Calgary’s Bow Valley College and Medicine Hat College announce layoffs
Alberta’s post-secondary institutions have suffered further blows with the announcement of layoffs at colleges in Calgary and Medicine Hat.
Calgary’s Bow Valley College has told 25 workers that they are being temporarily laid off, blaming the current volume of work and changing operation priorities due to the COVID-19 pandemic.
Of those, 22 belong to the Alberta Union of Provincial Employees (AUPE). Positions affected include library services, student awards, facility services and additional administrative positions.
Permanent job losses are expected to follow as the college struggles to meet an expectation from the Alberta Government to reduce expenditures by 4.5 per cent in addition to the 9.9-per-cent reduction to their Campus Albert grant funding.
“These job losses are the opposite of what Alberta needs right now. With the pandemic and economic collapse, we need to keep Albertans working, not add them to them long lists of unemployed,” says Bobby-Joe Borodey, vice-president of AUPE, which represents about 95,000 workers, including nearly 11,000 in education and post-secondary education.
“We should be using colleges to quickly train as many people as possible to fill desperately needed health-care jobs working to beat COVID-19. We also need to train Albertans for jobs after the pandemic,” she says.
Medicine Hat College has temporarily laid off nine full-time workers and two seasonal, part-time workers in areas including food services, building services, mailroom, bookstore and the library. These were said to be due to the pandemic.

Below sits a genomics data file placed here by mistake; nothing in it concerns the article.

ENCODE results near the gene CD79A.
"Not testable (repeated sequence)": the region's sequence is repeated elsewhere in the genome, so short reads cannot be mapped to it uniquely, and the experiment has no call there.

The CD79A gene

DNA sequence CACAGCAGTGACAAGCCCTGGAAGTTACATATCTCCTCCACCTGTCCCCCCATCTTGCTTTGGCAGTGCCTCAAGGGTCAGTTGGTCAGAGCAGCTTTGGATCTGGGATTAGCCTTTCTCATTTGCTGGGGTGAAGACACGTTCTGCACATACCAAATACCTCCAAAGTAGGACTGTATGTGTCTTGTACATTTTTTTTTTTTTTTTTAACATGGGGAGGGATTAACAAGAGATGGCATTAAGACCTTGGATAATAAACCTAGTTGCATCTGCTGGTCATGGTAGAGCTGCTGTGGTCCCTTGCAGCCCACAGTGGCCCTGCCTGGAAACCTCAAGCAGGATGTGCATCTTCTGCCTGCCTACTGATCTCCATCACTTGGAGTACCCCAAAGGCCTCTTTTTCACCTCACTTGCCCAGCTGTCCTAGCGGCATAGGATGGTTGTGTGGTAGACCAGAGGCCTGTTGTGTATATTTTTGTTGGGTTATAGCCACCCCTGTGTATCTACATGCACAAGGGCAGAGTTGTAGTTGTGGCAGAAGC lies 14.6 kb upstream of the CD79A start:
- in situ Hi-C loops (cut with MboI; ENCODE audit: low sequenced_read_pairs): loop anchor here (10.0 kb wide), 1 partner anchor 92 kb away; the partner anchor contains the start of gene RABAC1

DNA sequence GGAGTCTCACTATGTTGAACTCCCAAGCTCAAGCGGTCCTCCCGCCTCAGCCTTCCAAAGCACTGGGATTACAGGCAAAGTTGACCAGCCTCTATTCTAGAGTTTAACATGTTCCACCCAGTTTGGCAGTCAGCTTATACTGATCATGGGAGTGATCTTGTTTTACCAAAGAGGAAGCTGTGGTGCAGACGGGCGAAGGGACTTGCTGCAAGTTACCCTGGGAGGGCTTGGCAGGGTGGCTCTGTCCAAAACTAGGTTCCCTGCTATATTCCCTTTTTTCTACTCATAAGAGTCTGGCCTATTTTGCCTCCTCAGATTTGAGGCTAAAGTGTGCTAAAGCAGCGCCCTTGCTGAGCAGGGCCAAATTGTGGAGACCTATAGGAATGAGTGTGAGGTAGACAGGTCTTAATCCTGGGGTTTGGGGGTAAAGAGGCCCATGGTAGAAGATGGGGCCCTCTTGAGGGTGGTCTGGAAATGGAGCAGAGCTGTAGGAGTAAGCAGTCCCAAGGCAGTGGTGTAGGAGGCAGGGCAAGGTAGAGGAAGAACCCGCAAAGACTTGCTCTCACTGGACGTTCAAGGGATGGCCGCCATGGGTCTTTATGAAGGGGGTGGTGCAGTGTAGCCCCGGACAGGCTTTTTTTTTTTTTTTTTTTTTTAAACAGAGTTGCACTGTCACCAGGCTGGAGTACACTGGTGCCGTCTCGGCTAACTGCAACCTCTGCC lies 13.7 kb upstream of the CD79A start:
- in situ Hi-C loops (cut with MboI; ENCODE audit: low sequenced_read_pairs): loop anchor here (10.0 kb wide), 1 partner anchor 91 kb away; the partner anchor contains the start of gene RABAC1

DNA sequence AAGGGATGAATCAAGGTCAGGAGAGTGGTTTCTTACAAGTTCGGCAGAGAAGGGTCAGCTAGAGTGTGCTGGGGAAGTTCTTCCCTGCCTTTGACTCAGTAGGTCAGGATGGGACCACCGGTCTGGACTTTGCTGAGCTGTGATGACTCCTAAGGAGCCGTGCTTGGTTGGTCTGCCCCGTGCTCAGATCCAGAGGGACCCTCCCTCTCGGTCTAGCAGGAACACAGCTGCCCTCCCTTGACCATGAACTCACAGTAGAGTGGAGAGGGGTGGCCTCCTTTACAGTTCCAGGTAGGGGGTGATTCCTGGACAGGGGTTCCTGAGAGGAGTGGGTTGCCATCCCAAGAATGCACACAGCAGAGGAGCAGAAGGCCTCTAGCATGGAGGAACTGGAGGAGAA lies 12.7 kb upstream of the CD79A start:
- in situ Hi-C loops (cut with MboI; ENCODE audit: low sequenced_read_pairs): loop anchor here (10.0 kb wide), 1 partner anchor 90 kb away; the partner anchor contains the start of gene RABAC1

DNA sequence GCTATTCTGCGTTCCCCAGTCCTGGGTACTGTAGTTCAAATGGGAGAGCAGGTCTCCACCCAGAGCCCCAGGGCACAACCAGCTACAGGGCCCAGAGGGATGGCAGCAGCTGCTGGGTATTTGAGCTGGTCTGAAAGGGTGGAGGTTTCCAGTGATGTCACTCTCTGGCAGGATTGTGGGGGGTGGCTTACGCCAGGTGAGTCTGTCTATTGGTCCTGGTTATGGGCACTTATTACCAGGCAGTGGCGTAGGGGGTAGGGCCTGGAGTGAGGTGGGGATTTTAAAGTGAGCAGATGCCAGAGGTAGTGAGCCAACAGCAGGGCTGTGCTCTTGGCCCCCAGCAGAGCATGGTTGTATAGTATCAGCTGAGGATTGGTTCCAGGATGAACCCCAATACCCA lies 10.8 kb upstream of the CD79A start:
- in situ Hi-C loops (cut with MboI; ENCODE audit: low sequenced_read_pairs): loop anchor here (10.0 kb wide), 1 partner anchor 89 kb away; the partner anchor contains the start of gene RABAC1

There was also the loss of five permanent jobs attributed to budget cuts in areas including two in hospitality and conference services, one in finance services, one in facility operations and one 3-D technician.
AUPE vice-president Karen Weiers said: “These job cuts are an act of hypocrisy by the Alberta government. Early on in the pandemic, Jason Kenney said he wanted employers to keep people in jobs. Since then, his government has embarked on layoffs on an scale not seen anywhere else in Canada, including about 25,000 at schools, and is continuing to push for permanent job cuts in post-secondary and other public-sector services.”
Colleges across Alberta have been hit by a wave of job losses as they struggle with the pandemic and government-imposed budget cuts.
“Now is the time to invest in our future, not to undermine it. We need to prepare Albertans for the future after COVID-19. Colleges can play a vital role – if they haven’t been devastated by short-sighted cuts,” says Weiers.
Bobby-Joe Borodey and Karen Weiers are available for interviews.
For more information, please contact: Terry Inigo-Jones, AUPE communications, 403-831-4394